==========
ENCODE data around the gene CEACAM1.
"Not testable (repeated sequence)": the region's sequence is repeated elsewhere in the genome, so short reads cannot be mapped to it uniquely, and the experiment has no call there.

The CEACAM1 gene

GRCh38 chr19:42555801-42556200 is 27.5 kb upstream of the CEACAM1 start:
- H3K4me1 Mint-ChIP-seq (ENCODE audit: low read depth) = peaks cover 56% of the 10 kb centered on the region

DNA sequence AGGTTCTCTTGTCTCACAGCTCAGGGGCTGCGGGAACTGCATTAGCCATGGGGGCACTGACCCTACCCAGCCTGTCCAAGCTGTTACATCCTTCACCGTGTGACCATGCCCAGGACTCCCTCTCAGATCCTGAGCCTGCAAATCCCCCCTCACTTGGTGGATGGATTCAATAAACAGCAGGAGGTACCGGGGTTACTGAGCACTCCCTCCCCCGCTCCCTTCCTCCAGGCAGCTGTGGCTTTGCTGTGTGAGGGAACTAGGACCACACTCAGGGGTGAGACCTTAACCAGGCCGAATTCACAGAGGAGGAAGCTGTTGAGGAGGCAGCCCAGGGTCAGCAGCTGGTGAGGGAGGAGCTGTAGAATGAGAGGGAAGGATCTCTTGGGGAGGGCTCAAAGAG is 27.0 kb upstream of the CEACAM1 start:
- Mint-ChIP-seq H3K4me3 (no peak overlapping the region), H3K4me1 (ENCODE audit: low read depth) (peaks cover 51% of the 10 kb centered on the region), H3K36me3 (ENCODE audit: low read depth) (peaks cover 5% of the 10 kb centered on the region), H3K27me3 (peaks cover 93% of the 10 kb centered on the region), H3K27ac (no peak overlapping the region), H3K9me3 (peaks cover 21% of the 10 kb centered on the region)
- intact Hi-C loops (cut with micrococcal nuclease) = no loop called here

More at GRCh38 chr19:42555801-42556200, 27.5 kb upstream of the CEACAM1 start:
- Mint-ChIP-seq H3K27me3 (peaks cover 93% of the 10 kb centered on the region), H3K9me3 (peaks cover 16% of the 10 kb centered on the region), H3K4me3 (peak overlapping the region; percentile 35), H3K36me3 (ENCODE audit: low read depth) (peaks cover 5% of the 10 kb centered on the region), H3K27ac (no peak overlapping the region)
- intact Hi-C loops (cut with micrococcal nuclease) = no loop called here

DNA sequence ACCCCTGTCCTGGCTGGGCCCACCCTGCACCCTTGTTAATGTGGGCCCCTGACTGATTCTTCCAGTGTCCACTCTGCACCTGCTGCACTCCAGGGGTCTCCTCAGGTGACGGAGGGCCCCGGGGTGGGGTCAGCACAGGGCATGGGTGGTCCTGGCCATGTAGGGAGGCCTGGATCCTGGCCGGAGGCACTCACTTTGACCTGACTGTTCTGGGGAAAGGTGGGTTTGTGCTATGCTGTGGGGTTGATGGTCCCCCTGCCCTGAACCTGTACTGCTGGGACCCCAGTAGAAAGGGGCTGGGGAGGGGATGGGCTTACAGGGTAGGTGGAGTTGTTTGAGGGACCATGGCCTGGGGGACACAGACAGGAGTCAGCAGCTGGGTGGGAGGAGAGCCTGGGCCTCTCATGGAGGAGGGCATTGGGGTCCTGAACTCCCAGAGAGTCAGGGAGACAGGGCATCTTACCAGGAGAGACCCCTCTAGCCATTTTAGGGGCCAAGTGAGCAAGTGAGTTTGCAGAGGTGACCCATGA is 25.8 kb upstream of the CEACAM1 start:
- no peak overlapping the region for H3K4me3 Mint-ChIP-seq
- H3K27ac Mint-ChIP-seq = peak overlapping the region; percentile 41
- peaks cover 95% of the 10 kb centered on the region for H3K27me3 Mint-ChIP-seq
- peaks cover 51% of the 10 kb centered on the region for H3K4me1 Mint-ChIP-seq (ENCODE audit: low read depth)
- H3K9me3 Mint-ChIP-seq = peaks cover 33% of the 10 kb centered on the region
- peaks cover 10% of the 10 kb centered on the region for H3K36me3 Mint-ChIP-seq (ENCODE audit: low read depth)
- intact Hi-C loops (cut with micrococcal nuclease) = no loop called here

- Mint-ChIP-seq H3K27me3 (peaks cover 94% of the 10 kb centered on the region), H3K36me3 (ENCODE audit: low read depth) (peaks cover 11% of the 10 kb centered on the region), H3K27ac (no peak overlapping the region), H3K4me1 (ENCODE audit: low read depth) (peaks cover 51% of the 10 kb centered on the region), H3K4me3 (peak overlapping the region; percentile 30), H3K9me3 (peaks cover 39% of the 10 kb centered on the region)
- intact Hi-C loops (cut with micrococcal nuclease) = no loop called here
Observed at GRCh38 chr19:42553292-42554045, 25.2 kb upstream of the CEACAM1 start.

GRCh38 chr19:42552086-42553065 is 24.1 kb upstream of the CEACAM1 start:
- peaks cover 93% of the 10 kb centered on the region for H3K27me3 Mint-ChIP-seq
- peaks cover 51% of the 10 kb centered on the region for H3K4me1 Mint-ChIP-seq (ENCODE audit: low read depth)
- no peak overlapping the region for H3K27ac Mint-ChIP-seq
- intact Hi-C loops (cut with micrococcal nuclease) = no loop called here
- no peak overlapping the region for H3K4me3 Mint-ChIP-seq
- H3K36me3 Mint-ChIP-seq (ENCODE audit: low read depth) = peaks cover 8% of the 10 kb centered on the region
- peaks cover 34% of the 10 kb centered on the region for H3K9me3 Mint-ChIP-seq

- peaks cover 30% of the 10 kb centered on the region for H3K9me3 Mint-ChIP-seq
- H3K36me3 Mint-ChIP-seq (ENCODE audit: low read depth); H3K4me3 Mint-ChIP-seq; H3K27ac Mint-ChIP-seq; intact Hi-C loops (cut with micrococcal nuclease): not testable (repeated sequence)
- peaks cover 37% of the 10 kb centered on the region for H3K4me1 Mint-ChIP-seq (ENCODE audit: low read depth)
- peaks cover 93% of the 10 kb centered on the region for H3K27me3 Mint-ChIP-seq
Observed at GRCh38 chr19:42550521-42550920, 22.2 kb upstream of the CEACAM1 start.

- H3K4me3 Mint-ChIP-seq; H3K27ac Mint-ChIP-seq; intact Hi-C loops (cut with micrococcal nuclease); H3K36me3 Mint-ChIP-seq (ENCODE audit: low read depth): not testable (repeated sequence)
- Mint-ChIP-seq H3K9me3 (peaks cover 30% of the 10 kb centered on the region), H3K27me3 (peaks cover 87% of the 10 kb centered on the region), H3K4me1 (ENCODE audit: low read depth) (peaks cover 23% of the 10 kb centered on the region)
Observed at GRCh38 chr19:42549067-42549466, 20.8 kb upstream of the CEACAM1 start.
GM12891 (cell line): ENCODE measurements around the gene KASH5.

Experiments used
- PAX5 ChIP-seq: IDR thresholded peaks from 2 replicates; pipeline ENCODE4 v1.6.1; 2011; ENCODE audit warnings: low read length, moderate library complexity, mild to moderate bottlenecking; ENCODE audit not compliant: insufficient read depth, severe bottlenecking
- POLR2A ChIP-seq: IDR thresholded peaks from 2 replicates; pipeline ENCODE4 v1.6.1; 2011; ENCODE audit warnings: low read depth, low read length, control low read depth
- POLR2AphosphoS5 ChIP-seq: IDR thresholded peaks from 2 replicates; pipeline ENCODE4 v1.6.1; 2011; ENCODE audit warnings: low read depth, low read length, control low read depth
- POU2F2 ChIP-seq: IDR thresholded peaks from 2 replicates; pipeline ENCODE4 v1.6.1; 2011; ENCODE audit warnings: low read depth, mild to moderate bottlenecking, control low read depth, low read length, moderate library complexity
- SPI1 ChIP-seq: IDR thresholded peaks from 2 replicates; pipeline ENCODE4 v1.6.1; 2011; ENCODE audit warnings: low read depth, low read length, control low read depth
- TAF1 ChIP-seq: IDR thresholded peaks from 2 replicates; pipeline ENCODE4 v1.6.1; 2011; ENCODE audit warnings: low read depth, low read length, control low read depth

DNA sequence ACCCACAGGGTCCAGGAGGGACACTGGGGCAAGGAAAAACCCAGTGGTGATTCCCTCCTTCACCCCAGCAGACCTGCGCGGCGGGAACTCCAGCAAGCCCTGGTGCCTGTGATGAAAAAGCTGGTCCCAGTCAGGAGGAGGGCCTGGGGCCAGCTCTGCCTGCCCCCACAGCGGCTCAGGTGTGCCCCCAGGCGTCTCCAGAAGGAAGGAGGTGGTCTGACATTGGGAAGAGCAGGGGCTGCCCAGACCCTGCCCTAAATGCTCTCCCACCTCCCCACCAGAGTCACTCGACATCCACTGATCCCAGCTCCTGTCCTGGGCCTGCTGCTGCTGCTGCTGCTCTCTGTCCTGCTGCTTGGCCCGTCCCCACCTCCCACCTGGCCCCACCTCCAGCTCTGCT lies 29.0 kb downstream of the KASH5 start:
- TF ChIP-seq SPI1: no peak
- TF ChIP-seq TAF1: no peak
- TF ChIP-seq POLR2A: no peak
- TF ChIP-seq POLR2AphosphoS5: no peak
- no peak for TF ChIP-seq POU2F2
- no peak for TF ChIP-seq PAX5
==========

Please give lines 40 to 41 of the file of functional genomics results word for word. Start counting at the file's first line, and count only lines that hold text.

Experiments used
- PAX5 ChIP-seq: IDR thresholded peaks from 2 replicates; pipeline ENCODE4 v1.6.1; 2011; ENCODE audit warnings: low read length, moderate library complexity, mild to moderate bottlenecking; ENCODE audit not compliant: insufficient read depth, severe bottlenecking